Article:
Telengana: Playing with Fire
Prabir Purkayastha, Newclick, December 16,2009
It is a tragedy for the country that a decision for statehood for Telengana was taken without any application of mind. The highest level in the Congress,which took the decision, perhaps consisting of only Sonia Gandhi, Manmohan Singh and Rahul Gandhi, have shown how little they understand the country by giving in to Chandrasekhar Rao's hunger strike.
We are told that this decision was taken by an undefined entity called the “core” committee. Not the Cabinet, not the UPA but a few “core leaders” sitting together and deciding on a course which has literally set the country on fire.
It is also ironic that the movement for linguistic organisation of states started from Andhra --the Vishalandhra movement -- and the unravelling of the linguistic states should start also from Andhra. The division of Punjab and Haryana which took place much later, was the unfinished business of the linguistic re-organisation of the states. The only area, which did not form states on linguistic lines and retained the old colonial boundaries were UP, MP and Bihar. Here, the politics of Hindi and marginalising of the earlier linguistic identities of Bhojpuri, Maithili, Avadhi and other older languages played a role in these states remaining outside the linguistic re-organisation. The division of these states – Uttaranchal, Jharkhand and Chhattisgarh, were formed on a different basis than the earlier linguistic re-organisation.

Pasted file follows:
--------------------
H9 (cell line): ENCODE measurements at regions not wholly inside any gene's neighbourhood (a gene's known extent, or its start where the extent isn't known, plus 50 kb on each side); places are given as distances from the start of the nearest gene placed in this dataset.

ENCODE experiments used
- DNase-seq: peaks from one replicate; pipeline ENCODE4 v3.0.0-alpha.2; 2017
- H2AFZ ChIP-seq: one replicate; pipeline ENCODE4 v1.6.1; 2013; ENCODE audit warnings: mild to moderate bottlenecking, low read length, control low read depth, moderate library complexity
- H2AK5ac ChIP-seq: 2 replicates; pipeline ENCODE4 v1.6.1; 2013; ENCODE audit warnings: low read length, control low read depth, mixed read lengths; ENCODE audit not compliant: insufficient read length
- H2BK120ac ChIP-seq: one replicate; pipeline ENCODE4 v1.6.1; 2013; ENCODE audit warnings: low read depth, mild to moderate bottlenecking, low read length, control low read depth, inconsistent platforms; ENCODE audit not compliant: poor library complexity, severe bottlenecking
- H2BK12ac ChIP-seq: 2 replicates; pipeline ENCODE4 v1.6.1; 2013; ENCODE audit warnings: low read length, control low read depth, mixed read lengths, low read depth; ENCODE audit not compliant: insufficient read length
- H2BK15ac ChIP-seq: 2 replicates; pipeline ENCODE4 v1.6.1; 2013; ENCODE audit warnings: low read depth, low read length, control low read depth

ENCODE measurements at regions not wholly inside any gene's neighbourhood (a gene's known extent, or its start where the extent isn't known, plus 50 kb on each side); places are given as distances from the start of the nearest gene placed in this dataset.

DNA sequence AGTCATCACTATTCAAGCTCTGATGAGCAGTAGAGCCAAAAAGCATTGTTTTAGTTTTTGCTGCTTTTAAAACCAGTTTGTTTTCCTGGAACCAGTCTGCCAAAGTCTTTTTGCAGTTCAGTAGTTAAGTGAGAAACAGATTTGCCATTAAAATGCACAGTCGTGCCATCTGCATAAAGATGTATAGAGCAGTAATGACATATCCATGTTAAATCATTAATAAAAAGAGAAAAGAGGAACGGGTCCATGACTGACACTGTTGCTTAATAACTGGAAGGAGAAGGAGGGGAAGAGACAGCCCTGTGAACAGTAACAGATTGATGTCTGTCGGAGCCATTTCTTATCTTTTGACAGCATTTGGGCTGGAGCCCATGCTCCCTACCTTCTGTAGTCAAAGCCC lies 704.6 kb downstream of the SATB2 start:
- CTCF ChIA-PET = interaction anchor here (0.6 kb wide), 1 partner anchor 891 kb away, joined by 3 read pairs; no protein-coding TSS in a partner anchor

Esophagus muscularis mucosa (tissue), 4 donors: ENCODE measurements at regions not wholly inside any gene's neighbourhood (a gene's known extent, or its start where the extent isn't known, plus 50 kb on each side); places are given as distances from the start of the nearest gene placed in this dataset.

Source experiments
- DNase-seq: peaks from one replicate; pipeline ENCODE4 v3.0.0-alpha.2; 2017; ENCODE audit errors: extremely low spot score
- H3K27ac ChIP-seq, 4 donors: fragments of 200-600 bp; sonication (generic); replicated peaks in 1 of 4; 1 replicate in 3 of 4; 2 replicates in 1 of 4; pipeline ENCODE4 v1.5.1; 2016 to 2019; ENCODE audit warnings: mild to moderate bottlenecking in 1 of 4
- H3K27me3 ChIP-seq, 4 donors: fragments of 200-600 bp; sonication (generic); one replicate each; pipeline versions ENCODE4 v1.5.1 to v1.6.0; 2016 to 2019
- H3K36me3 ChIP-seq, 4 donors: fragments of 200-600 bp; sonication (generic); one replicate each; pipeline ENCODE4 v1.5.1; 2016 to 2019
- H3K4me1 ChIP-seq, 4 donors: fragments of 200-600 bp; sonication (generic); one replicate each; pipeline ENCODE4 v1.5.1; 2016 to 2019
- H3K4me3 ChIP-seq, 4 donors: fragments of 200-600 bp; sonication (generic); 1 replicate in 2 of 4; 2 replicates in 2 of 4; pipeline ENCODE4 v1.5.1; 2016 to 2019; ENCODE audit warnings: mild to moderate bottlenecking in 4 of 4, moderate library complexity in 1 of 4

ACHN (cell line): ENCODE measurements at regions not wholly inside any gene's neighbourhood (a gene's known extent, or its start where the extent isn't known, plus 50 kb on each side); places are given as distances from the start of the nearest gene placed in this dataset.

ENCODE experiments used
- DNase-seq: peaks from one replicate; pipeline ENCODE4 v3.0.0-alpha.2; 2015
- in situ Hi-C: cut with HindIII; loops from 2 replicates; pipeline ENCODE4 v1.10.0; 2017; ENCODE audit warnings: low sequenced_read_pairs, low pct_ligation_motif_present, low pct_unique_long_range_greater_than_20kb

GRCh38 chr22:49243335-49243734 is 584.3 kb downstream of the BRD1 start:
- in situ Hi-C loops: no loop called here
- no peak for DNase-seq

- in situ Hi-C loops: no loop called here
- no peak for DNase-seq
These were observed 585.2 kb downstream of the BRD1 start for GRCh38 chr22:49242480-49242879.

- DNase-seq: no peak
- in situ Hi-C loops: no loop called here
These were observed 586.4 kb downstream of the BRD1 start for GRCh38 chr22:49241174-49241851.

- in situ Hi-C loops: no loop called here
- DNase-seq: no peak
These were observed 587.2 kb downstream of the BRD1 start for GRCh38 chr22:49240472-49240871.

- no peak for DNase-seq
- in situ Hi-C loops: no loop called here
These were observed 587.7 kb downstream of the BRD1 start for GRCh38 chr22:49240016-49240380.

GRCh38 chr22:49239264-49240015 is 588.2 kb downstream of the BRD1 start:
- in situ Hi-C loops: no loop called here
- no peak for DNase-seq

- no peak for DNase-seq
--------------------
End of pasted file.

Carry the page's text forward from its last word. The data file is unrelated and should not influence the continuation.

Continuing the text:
Why Telangana stands out is that it is a clear break from recognising major language groups as the basis of the states and forming states on that basis. Even then, there were voices arguing that breaking up India in linguistic states would lead to a possible break-up of India and a better course would be to break Indian into much smaller administrative units. The basis of these units would be convenience of governance and not any linguistic or ethnic identity. This was quite different from the concept of a multi-national state in which “nations” merge together to form the larger Indian state. The clash of these two ideas in post colonial India was finally resolved when Nehru finally accepted linguistic re-organisation. It was the Left, particularly the Communist Party, which had spearheaded this struggle in Andhra and was also a very important component of the struggle in Maharashtra. The ideological underpinning of the linguistic basis of states came from Left's understanding of how nations emerge and the importance of language in emergence of such identities. The opposing view of convenient administrative units called states lacked any such underpinning. A state based on convenience of governance does not provide any identity – it could be any combination of districts without regard to any internal identity as the basis of the state. The only basis of such a break-up would be to start from the then existing colonial provinces and then break them up arbitrarily. There was no other criterion that could provide the boundary of such entities. The reason that a set of people found this to be attractive is that it would lead to the centre becoming much stronger than the states. It was the vision of a unitary state, broken up only for convenience into smaller entities but with no identity of their own to challenge the vision of the centre, this was what lay behind the attempt to deny the linguistic basis of the states. That is why the two parties who are strongly in favour of a unitary, centralised state – the Congress and the BJP-- are also in favour of smaller states. Even today, they are uncomfortable with the rise of regional parties and the demand for a larger role for the federal structure. A federal polity is not what these parties would like.